Imagine, a datacenter network running full nodes & no user running a full node.

Would that be unsafe? If no, why do bitcoin users run a full node? If yes, why don't bitcoin users run a full node?

2 Answers 2


Would that be unsafe?

In practice, no. There are some theoretical attack scenarios that are extremely unlikely (if not impossible) to happen in practice, and I am not aware of any successful attacks on users running light wallets such as Electrum or Ledger, because it would take more than 51% SHA-256D mining power to fabricate a proof that would convince a light wallet of some alternate reality - but the alternate reality would create a hard-fork with no market value so the attacker would lose a huge amount of money just to convince his target.

These wallets may be "light" as in not running a node but they do not have to trust the server (the server runs a node that feeds the required data to wallets), because the server produces a cryptographic proof of your TX(es) inclusion into a blockchain with the highest work.

From the Bitcoin whitepaper (the below is copied from markdown version found here):

Simplified Payment Verification

It is possible to verify payments without running a full network node. A user only needs to keep a copy of the block headers of the longest proof-of-work chain, which he can get by querying network nodes until he's convinced he has the longest chain, and obtain the Merkle branch linking the transaction to the block it's timestamped in. He can't check the transaction for himself, but by linking it to a place in the chain, he can see that a network node has accepted it, and blocks added after it further confirm the network has accepted it.


As such, the verification is reliable as long as honest nodes control the network, but is more vulnerable if the network is overpowered by an attacker. While network nodes can verify transactions for themselves, the simplified method can be fooled by an attacker's fabricated transactions for as long as the attacker can continue to overpower the network. One strategy to protect against this would be to accept alerts from network nodes when they detect an invalid block, prompting the user's software to download the full block and alerted transactions to confirm the inconsistency. Businesses that receive frequent payments will probably still want to run their own nodes for more independent security and quicker verification.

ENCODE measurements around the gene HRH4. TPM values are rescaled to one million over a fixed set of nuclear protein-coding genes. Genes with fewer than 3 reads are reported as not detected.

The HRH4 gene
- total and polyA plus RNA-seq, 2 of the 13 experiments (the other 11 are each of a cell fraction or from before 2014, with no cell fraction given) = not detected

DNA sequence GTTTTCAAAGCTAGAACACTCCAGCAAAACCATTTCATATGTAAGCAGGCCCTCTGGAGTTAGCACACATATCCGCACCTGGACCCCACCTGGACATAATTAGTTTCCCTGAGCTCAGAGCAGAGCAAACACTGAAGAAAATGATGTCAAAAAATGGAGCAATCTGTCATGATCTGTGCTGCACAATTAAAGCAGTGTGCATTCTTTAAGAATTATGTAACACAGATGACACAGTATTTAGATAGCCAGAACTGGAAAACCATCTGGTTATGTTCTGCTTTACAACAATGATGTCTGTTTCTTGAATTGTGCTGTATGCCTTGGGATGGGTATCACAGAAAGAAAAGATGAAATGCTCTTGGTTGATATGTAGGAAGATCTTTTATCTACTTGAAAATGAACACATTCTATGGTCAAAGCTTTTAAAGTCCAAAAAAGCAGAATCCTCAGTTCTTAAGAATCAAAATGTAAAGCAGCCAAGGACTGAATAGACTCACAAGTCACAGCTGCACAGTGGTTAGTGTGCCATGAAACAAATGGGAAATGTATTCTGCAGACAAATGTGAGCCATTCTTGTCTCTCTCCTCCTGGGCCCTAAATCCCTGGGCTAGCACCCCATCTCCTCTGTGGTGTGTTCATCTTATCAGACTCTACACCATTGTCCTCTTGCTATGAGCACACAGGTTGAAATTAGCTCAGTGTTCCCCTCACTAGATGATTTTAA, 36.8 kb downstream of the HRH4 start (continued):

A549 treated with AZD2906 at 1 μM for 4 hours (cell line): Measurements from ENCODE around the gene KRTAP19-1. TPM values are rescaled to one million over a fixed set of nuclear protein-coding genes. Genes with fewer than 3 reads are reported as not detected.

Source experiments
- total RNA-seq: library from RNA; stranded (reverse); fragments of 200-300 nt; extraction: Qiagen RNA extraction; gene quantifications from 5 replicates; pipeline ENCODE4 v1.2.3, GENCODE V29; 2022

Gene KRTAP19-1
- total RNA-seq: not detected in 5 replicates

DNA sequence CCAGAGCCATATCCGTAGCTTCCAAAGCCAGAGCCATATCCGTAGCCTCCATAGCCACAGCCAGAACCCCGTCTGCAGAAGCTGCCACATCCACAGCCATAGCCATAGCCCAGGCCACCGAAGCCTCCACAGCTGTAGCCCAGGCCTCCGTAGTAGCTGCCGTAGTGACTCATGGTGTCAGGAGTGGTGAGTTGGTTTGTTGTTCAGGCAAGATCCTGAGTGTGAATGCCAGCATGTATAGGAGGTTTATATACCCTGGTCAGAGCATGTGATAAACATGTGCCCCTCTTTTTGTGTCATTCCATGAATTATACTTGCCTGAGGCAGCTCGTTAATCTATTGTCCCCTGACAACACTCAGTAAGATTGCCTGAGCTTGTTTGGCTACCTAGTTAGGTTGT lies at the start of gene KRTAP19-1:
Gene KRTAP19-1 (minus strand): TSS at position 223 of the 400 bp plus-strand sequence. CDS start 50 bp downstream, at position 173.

• Any reference to the theoretical attack scenarios? What are vulnerabilities of SPV, if any?
    – skang404
    Commented Nov 23, 2022 at 17:42
  • Here's a succinct scenario: bitcoin.stackexchange.com/a/52956/137501 The client can't verify consensus rules, he trusts that the hashrate which mined the block headers did that already but he can mitigate by verifying header hashes externally from multiple sources, like block explorers. That's really the only attack scenario AFAIK. There's another disadvantage - privacy. You have to get the TX from somewhere, and the server can log your queries/IP. Most popular light wallet protocol is Electrum, here's more on it: electrumx-spesmilo.readthedocs.io/en/latest/protocol.html Commented Nov 24, 2022 at 9:41

Imagine, a datacenter network running full nodes & no user running a full node. Would that be unsafe? If no, why do bitcoin users run a full node? If yes, why don't bitcoin users run a full node?

Yes, it will be unsafe. Bitcoin users do run full nodes but not everyone. Its not possible to convince or force anyone. Benefits of running a bitcoin node are shared regularly and its easier to run a node now compared to a few years back.

  • Historically, have there been any losses/attacks? Why is this unsafe?
    – skang404
    Commented Oct 15, 2022 at 18:46

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